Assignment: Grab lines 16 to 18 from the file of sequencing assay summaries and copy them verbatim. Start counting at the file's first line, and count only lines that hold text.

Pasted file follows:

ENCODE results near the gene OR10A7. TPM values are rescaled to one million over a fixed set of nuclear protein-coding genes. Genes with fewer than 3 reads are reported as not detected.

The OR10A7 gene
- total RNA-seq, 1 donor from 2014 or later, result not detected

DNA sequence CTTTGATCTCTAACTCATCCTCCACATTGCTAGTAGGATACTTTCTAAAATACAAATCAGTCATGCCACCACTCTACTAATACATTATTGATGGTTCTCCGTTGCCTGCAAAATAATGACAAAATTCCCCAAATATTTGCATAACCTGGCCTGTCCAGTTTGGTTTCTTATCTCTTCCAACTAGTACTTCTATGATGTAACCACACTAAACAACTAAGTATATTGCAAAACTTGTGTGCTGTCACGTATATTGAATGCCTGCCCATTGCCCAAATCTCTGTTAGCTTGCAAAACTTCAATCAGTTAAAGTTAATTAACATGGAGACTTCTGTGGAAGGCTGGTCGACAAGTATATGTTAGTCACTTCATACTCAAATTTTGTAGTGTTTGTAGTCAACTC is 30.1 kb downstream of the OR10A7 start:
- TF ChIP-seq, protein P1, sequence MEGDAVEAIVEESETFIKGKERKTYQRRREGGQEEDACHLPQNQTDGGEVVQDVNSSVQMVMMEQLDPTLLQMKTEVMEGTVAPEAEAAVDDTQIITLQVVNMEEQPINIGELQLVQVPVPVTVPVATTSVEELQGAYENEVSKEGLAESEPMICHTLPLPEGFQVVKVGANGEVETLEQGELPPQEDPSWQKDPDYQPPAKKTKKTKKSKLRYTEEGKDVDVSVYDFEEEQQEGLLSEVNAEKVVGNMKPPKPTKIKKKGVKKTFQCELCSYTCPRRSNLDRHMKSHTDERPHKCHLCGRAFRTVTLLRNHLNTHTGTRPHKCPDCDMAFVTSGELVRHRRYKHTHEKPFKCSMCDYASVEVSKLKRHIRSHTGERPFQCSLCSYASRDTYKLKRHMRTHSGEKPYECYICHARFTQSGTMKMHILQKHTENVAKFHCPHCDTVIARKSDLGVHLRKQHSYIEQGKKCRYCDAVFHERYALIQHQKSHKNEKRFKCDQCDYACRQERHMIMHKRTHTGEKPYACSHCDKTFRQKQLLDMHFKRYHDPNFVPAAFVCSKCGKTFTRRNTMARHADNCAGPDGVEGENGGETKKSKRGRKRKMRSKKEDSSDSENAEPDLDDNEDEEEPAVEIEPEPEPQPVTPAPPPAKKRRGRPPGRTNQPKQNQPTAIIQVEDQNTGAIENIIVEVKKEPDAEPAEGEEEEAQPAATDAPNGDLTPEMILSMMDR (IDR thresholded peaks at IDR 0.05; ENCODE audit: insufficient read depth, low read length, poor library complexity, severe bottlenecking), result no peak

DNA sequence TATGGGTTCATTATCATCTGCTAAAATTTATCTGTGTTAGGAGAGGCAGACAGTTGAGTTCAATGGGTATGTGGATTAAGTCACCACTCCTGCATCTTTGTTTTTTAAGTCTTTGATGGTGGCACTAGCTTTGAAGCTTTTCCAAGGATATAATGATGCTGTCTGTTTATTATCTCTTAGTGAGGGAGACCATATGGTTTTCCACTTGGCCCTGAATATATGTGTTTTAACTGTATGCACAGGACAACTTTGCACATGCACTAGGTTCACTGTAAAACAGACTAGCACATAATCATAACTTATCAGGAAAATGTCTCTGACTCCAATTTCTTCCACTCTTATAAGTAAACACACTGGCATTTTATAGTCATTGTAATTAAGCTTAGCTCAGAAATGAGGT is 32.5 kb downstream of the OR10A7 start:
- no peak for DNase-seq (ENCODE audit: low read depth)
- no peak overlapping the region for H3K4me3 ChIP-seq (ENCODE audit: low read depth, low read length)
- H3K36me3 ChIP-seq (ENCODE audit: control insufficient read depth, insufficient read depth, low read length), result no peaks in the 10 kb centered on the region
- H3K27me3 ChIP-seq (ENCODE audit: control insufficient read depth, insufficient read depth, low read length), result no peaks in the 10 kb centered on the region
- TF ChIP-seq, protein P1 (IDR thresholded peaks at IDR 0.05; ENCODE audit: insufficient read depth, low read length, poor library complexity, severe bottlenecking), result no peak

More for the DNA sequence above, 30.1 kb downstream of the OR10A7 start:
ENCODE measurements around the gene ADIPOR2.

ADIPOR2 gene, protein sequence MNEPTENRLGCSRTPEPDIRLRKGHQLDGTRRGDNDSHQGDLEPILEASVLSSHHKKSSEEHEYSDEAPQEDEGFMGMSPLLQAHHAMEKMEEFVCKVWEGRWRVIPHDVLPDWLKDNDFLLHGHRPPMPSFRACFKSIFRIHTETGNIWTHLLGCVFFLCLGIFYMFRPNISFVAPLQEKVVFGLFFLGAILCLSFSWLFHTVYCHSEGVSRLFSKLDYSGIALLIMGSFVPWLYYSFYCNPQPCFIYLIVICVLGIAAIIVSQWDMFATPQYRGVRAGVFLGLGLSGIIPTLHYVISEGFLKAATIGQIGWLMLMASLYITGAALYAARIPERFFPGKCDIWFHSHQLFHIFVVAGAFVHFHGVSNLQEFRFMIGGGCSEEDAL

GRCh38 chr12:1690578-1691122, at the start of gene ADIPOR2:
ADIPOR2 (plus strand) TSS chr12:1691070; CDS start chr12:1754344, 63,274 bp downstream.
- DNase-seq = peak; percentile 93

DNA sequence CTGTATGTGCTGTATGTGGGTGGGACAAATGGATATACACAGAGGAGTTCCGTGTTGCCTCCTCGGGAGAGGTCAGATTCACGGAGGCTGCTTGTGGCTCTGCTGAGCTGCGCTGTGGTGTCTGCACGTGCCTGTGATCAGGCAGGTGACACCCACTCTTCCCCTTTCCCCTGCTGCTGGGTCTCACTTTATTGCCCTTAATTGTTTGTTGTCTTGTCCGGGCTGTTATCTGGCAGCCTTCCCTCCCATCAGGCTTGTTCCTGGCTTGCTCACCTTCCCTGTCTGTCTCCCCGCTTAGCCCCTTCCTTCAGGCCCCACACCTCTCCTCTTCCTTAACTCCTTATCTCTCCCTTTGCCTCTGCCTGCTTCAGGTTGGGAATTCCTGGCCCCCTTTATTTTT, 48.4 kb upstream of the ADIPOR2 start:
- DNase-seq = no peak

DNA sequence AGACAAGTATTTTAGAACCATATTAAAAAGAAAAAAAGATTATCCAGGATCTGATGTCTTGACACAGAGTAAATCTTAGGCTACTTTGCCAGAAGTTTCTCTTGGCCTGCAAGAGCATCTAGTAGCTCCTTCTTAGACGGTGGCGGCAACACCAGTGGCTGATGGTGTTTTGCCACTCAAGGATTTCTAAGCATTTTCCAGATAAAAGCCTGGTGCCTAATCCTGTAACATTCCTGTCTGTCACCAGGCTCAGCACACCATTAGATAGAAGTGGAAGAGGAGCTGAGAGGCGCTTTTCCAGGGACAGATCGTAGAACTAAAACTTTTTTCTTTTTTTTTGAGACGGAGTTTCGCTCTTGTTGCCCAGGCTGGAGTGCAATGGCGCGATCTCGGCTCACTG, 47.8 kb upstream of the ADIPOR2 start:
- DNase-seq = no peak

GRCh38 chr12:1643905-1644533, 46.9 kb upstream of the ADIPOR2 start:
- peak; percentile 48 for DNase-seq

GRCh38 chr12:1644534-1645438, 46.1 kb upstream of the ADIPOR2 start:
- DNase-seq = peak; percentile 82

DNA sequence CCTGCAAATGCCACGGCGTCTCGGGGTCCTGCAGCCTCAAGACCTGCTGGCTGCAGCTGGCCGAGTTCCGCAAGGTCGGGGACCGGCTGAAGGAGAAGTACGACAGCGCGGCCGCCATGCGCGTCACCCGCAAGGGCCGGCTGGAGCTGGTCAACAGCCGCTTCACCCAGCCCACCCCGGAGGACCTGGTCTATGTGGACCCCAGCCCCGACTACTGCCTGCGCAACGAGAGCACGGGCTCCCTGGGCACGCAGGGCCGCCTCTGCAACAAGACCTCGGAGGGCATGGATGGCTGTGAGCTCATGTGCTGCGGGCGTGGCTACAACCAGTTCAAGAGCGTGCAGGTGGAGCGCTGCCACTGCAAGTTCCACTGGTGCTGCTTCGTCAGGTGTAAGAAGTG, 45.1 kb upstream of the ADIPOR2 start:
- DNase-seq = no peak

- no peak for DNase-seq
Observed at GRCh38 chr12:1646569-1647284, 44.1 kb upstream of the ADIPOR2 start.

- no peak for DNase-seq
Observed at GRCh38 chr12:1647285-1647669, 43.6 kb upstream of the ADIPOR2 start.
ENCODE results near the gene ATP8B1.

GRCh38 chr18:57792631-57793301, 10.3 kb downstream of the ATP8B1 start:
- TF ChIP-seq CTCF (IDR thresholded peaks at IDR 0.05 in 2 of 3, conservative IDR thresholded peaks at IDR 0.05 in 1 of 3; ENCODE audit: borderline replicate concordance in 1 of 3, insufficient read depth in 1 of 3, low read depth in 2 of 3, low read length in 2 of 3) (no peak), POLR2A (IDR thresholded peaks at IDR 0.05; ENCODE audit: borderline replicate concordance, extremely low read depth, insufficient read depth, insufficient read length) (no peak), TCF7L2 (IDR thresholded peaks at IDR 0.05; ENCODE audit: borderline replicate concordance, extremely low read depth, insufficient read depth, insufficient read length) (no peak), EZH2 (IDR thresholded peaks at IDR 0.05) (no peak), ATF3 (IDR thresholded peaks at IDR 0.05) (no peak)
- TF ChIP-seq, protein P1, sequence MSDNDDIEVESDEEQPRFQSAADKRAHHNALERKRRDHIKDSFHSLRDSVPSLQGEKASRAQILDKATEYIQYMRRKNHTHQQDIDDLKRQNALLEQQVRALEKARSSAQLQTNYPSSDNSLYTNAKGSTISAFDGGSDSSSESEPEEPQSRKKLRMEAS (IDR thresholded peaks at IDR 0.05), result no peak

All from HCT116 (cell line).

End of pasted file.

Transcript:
ADIPOR2 (plus strand) TSS chr12:1691070; CDS start chr12:1754344, 63,274 bp downstream.
- DNase-seq = peak; percentile 93

DNA sequence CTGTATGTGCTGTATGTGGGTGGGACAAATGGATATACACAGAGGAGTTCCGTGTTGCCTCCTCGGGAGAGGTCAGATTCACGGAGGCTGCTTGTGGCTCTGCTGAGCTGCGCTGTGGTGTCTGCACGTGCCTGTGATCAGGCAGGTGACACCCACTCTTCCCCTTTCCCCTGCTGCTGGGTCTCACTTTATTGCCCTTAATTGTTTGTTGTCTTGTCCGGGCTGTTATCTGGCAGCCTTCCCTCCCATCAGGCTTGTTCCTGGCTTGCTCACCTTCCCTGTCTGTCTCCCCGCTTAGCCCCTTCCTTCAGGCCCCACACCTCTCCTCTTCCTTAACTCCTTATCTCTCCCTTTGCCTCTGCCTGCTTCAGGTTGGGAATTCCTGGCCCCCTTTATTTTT, 48.4 kb upstream of the ADIPOR2 start: